Tell me the old, old story: SF is still the genre that pundits I've never heard of love to hate. "Doctor Who is the most dreary thing," whinged TV presenter Fern Britton on Room 101: "I hate sci-fi as it's not real and all these people who are fans think it's real and it's some sort of religion to them." An Independent columnist chimed in about Doctor Who: "It's over-complicated, over-hyped and it has taken over. It is the McDonald's of telly – all franchise, fries and barely-met expectations. And you can stick that sonic screwdriver in your black hole."
Some folk simply can't stand alien monickers, as in John Carter: "I wouldn't trust the sanity of any critic who claimed to understand what goes on in this movie ... I haven't any idea of how Burroughs's gibberish should have been adapted. The Therns, the Tharks, Dejah Thoris? You can't speak the names aloud without sounding like Daffy Duck.' (New Yorker.)
David Quantick prefers crime fiction, declaring that "SF is also geeky because it's like a geek – it can't do relationships, its sex is all fantasy and it can build a warp engine but it can't make a cake." (Guardian.) Crime author Stuart MacBride nervously calls his SF venture a "near-future thriller" for fear of readers screaming "SCIENCE FICTION!!! RUN AWAY!!! ... There's something about a book set in the future that makes them think of aliens, space ships, and pasty teenagers living in their parents' basements ..."
On this vexed topic, it's well known that the Journalists' Code insists that allRed Dwarf X reviews must mention its "obsessive fan base, which stereotype would suggest is mainly men in their thirties and forties with a penchant for sci-fi and gaming – see how I'm subtly avoiding the provocative words 'nerd', 'geek' or 'unsuccessful with women' here?" (Telegraph.)
Even good SF can't be literature: "Iain M Banks's novel Use of Weapons has a narrative structure that, if it were not a work of science fiction, would qualify it as the most 'literary' of literary fiction." (Guardian.) "Lots of its authors, and a slew of its readers, like to think that science fiction sails on the ocean of science, but mostly it just paddles in the shallows of literature.' (Weekly Standard.) The real objection is that it shamelessly wallows in the gutters of popularity.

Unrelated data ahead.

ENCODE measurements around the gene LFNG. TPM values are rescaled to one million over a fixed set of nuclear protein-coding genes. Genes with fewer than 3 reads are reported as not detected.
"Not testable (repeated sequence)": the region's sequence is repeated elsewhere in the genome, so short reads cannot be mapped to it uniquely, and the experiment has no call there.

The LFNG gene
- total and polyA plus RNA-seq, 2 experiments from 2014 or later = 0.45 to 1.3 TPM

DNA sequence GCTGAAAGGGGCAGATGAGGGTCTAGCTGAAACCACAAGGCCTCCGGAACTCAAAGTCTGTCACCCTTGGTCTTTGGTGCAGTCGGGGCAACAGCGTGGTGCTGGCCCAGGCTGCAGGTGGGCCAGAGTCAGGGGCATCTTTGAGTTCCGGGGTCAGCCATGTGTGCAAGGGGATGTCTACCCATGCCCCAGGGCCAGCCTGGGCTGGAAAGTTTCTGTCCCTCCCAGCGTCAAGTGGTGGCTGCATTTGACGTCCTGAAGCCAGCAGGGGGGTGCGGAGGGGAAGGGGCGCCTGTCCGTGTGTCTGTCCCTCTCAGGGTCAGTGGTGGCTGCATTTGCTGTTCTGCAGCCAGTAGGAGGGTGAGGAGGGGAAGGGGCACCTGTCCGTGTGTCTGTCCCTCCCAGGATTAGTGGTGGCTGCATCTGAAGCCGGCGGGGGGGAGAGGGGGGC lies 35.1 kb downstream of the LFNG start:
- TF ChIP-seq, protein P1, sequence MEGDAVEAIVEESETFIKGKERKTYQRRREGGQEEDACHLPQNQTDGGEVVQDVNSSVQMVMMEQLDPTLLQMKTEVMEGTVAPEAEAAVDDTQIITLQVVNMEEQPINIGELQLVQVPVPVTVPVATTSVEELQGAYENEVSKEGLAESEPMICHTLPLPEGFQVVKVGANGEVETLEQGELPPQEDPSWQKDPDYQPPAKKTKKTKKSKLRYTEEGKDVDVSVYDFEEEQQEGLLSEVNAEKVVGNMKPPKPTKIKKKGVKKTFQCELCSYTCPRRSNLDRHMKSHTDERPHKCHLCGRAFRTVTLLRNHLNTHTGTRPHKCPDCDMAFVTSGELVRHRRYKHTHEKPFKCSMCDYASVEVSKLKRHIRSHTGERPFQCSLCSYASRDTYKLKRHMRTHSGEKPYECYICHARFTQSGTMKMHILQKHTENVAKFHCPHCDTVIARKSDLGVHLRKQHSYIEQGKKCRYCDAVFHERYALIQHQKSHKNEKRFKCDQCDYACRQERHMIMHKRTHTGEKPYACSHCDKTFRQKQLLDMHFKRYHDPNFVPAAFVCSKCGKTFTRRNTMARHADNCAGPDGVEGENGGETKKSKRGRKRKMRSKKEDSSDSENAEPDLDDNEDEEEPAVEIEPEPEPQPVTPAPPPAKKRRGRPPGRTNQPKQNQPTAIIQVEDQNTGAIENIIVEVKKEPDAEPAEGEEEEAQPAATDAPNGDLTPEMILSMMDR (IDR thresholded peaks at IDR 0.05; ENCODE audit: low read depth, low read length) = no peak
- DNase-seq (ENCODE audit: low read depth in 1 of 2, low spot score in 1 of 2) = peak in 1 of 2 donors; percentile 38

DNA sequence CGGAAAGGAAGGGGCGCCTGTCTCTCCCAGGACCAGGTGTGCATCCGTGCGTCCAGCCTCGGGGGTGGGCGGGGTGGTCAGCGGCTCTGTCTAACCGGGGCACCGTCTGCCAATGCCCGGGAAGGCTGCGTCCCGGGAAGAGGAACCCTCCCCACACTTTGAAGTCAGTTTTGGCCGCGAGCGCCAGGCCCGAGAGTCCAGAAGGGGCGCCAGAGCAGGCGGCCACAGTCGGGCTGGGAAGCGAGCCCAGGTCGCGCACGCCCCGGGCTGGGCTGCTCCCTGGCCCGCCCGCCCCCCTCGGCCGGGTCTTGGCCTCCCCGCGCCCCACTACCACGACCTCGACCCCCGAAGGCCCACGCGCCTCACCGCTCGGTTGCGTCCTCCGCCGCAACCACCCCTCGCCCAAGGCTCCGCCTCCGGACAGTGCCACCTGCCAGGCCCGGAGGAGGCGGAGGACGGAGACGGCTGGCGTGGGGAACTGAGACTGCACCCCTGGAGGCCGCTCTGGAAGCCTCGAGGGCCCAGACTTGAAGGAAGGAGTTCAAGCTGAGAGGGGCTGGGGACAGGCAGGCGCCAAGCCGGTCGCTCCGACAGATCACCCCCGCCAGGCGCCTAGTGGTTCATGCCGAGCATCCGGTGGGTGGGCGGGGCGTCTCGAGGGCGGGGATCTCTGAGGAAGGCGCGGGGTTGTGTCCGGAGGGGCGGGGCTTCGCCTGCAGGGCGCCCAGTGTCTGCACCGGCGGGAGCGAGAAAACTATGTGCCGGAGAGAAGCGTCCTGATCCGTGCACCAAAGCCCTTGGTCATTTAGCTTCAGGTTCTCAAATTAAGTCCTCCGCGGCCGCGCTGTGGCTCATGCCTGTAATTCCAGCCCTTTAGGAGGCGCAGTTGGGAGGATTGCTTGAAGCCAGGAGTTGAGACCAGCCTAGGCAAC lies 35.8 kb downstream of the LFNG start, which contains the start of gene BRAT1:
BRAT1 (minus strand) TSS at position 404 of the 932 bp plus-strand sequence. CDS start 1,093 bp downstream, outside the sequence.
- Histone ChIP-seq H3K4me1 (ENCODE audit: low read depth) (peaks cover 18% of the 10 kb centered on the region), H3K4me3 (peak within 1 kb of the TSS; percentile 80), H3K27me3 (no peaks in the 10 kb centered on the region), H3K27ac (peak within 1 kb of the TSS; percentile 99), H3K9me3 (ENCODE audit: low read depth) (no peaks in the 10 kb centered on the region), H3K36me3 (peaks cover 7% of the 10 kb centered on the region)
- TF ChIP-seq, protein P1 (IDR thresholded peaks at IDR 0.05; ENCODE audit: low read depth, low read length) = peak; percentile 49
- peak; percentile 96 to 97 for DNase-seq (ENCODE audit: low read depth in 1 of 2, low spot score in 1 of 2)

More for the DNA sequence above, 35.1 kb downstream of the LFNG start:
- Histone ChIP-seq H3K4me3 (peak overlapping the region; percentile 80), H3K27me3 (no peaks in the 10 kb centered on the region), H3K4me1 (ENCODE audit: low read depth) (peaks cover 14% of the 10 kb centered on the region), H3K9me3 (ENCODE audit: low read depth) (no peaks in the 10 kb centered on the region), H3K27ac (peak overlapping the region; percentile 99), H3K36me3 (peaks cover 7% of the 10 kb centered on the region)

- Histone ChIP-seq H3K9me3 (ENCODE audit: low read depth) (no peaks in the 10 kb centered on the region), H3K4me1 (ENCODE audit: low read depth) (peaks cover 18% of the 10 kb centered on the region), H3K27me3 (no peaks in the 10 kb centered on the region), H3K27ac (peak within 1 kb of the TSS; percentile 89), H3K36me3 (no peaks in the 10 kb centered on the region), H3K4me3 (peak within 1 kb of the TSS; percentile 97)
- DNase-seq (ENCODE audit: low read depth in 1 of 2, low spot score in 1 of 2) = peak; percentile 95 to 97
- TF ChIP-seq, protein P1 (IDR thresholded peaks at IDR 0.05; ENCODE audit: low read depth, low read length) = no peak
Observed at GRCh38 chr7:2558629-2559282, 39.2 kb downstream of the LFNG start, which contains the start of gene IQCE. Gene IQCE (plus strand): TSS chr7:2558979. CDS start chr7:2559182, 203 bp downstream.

Thus another Guardian hack's horror at ebook sales figures: "Kindle-owning bibliophiles are furtive beasts. Their shelves still boast classics and Booker winners. But inside that plastic case, other things lurk. Sci-fi and self-help. Even paranormal romance, where vampires seduce virgins and elves bonk trolls."
Also, just to drive a last nail into the coffin, ebook fans are cheapskates: "... in certain genres (romance, science fiction and fantasy) formerly relegated to the moribund mass-market paperback, readers care not a whit about cover design or even good writing ... they just want their fix at the lowest possible price ..." (The Nation.)
Even SF-loving Nobel prizewinner Paul Krugman plays safe when introducing Asimov's Foundation trilogy: "... it's not exactly science fiction – not really. Yes, it's set in the future, there's interstellar travel, people shoot each other with blasters instead of pistols and so on. But these are superficial details ..."
Finally, the co-founder of PayPal reckons SF ain't what it used to be: "The anthology of the top twenty-five sci-fi stories in 1970 was, like, 'Me and my friend the robot went for a walk on the moon,' and in 2008 it was, like, 'The galaxy is run by a fundamentalist Islamic confederacy and there are people who are hunting planets and killing them for fun.'" (New Yorker.) Why don't I recognize either of those anthologies?
David Langford was quite enjoying A.A. Gill's collected TV reviews until he reached the line "... people who don't like or understand literature read science fiction."